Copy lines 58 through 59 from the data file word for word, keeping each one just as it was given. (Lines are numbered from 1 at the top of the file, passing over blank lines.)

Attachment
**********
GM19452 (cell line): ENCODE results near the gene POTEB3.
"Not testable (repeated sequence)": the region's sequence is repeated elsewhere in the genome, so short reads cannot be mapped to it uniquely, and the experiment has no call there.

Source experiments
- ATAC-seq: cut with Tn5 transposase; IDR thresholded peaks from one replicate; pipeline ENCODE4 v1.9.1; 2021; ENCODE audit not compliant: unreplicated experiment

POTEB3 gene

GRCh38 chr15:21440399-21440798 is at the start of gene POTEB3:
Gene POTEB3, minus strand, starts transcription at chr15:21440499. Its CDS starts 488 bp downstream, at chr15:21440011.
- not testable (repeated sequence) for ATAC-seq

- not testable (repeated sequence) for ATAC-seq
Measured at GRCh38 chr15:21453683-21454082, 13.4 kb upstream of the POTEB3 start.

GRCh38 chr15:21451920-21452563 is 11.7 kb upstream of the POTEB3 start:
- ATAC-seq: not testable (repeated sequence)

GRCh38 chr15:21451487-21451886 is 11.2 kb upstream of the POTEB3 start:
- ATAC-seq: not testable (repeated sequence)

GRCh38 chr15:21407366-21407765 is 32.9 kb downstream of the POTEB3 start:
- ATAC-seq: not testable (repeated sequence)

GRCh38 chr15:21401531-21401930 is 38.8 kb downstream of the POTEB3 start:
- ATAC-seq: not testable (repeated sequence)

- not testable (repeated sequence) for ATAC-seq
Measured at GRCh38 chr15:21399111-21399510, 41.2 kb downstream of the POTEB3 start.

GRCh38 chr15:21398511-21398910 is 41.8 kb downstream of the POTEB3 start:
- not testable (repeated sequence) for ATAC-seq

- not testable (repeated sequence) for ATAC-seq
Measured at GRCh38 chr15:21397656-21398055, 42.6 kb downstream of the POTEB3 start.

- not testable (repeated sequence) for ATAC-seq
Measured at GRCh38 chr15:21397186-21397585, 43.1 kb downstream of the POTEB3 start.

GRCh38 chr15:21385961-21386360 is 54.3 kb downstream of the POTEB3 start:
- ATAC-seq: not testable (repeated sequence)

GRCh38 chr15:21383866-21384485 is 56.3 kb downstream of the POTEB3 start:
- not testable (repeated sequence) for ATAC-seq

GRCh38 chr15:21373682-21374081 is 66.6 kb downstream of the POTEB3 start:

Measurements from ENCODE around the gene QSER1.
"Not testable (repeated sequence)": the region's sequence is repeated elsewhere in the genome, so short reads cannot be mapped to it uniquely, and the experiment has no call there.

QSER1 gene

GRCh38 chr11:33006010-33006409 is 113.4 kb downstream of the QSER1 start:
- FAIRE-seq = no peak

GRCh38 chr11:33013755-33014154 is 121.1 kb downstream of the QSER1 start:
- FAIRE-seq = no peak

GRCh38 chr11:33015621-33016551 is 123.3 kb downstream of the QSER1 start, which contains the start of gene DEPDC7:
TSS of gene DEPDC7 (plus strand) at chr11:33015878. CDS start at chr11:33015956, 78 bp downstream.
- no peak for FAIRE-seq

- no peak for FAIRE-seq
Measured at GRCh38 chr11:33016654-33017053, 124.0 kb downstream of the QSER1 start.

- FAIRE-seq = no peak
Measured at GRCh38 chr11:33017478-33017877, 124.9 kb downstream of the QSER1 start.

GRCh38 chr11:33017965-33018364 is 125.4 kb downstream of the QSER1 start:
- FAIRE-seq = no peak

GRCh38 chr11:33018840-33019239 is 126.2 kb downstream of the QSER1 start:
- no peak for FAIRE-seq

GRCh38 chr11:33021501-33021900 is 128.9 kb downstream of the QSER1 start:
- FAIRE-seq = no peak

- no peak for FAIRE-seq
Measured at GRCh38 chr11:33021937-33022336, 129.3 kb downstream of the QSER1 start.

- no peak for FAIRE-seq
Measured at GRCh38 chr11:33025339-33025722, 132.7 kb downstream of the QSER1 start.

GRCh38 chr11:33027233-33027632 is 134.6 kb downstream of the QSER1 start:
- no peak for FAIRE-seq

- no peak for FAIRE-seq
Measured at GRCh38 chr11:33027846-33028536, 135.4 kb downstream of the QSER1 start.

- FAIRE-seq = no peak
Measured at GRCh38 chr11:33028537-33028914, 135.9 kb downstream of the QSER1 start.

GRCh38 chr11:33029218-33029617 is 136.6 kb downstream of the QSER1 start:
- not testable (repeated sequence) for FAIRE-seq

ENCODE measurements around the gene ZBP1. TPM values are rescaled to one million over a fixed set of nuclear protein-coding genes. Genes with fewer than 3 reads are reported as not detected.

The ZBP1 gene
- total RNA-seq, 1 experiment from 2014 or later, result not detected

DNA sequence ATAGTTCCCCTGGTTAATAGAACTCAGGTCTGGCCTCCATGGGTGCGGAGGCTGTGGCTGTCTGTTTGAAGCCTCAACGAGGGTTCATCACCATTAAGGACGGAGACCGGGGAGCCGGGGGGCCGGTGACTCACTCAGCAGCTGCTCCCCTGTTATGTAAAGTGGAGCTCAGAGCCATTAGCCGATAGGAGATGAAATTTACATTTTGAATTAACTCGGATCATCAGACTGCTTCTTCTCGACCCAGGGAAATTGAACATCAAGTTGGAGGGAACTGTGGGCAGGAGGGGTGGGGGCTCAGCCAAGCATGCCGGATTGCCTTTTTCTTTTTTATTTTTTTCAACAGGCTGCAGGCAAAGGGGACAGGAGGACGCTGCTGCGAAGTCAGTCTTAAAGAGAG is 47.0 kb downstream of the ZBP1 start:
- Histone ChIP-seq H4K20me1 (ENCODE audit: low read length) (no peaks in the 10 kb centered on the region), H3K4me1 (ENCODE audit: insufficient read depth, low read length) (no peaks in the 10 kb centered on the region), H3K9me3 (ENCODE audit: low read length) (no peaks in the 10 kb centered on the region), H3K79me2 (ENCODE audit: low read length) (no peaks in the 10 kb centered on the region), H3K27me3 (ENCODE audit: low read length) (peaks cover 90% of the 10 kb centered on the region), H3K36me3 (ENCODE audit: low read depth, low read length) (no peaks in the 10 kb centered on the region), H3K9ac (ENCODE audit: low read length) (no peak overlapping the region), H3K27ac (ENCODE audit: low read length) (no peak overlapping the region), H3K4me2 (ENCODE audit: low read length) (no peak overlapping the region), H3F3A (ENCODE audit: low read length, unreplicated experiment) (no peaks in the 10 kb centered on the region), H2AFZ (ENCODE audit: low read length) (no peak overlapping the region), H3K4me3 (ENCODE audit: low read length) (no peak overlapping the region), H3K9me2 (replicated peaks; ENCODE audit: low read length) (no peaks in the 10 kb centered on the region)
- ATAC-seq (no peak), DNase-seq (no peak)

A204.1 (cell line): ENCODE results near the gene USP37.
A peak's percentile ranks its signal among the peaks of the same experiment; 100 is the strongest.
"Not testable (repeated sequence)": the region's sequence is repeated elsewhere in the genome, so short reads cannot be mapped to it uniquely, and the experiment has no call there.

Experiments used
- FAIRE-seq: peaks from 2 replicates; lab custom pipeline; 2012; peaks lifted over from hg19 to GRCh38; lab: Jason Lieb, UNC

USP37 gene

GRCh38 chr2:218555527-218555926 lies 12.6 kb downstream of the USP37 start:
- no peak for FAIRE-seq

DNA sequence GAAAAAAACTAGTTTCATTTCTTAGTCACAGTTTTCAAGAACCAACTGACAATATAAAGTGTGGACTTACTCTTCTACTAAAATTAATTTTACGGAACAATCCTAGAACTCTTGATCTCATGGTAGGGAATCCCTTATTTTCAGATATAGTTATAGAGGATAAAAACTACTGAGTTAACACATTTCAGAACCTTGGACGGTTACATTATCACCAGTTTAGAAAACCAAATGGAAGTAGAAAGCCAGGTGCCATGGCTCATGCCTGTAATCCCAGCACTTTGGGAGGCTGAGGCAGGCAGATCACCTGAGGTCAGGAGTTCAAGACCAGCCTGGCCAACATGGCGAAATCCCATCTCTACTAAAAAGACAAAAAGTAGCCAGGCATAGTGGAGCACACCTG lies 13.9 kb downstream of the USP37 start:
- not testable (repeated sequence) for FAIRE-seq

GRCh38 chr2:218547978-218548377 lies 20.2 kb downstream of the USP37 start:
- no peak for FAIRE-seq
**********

- no peak for FAIRE-seq
Measured at GRCh38 chr11:33027846-33028536, 135.4 kb downstream of the QSER1 start.